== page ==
The Continuation of Civil Unrest and Poverty in Mindanao
Ringuet, Daniel Joseph, Contemporary Southeast Asia
Ever since Spain colonized the Philippines in the sixteenth century, Manila has struggled to bring the Muslim population of Mindanao into the predominantly Catholic nation's fold. More than 400 years on, Muslim separatists in Mindanao, the southernmost region of the country, remain a thorn in Manila's side. (1) Conflict with Muslim separatists has raged on and off since the early 1970s, leaving more than 120,000 dead by government estimates, and stunting economic growth in one of the country's most impoverished regions. (2)
In late May 2001, Abu Sayyaf guerillas rounded up 20 hostages -- 17 Filipinos and 3 Americans -- and transported them to their hideout on Basilan, an island in the far south of the archipelago. Upon arrival, they seized 10 more hostages, mostly fishermen. Then the bloodbath began. By the end of the week, the Philippine military had attacked the guerillas and killed up to 14 fighters, including supreme Abu Sayyaf leader Khadaffy Janjalani. The Abu Sayyaf responded by storming a church and a hospital, taking another 200 hostages and killing parish priest Roy Nacorda. Reports were somewhat sketchy but the toll after 36 hours of fighting was up to 29 dead, including 13 soldiers and 5 civilians, and an unknown number wounded.
Well before the Abu Sayyaf came onto the scene and began its terrorist activities, the Moro National Liberation Front (MNLF)-led revolution was the maturation of a series of Moro protests against the discriminatory treatment that they experienced within the Republic. The most infamous was the Jabidah massacre where a number of young Moro recruits undergoing secret military training in Corregidor were killed for alleged mutiny. This is not the place to recall the details of the story, but the upsurge of Moro protests, spiced with reports of secret military training, became one of two excuses for President Ferdinand Marcos' declaration of martial rule. For its part, martial law provided the impetus for the eruption of the Muslim armed struggle for national liberation from the clutches of alleged Philippine colonialism.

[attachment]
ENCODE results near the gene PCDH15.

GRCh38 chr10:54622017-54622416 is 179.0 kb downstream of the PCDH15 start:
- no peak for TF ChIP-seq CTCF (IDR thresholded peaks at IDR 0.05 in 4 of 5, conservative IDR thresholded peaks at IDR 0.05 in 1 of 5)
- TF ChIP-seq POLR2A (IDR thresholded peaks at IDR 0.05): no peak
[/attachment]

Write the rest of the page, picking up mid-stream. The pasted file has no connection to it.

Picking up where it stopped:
The purpose of this article is to discuss whether or not Philippine governments have caused the rise of civil unrest in Mindanao. In order to do this, the article will provide an overview of the extent of conflicts throughout the post-independence period that have been perhaps the single major cause of poverty on the island. Mindanao's poor are, of course, bearing the brunt of government policies to deal with the secessionists. For example, Heeney has argued that an estimated "700,000 people have been displaced by the fighting, and government projects and foreign aid are on hold". (3)
The article will first explain the origins of the armed struggle, concentrating on the impact of U.S. colonialism in relation to Mindanao. Secondly, the focus will shift to the internal conflicts and the post-independence period as the separatist movements began their quest for autonomy. Thirdly, probably the most significant political decision of the Philippines, martial law, will be explored. The different factions that emerged from the early 1960s will also be described. The article will then turn to the ensuing development of the Philippine peace movement, before finally looking at the poverty situation on Mindanao, which is largely a result of the continuous conflicts and neglect caused by the Philippine government's inadequate policies.
Origins and Factors of the Filipino Muslim Armed Struggle
The tenacity of the Filipino Muslim armed struggle is an intriguing fact in Philippine history. The Filipino Muslims tested the energies of the Spanish government for over 300 years and challenged the military power of the United States for almost half a century. More importantly, however, they have seriously tested the Filipino capacity to rule and to unite, something that had stood the test of time, except perhaps in 1986 with the fall of the Marcos regime. …